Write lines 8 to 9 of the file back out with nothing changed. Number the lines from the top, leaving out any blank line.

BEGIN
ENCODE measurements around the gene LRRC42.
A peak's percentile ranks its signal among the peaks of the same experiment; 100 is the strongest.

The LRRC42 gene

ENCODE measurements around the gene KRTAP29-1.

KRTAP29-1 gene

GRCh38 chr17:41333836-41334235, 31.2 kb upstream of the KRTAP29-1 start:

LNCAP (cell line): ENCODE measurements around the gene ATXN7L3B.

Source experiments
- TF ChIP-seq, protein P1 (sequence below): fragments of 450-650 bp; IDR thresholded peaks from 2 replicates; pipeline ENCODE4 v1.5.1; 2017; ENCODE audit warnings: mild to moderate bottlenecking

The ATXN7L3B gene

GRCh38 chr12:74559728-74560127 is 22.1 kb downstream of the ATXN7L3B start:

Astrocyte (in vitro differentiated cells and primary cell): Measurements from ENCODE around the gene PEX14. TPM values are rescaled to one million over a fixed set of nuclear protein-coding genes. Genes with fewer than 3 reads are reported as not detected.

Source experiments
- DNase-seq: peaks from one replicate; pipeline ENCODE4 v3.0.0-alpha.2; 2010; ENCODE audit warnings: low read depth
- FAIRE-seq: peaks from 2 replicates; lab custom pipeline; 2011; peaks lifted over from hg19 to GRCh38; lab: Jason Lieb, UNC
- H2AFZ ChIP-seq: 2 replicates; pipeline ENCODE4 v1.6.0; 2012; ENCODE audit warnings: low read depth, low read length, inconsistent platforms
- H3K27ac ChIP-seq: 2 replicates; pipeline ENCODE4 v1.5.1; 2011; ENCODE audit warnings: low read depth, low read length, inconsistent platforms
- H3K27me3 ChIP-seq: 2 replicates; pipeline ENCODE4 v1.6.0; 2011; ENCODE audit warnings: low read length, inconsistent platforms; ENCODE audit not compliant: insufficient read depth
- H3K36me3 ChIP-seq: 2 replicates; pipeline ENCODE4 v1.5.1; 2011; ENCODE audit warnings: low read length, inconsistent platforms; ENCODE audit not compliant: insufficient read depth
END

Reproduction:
Source experiments
- TF ChIP-seq, protein P1 (sequence below): fragments of 450-650 bp; IDR thresholded peaks from 2 replicates; pipeline ENCODE4 v1.5.1; 2017; ENCODE audit warnings: mild to moderate bottlenecking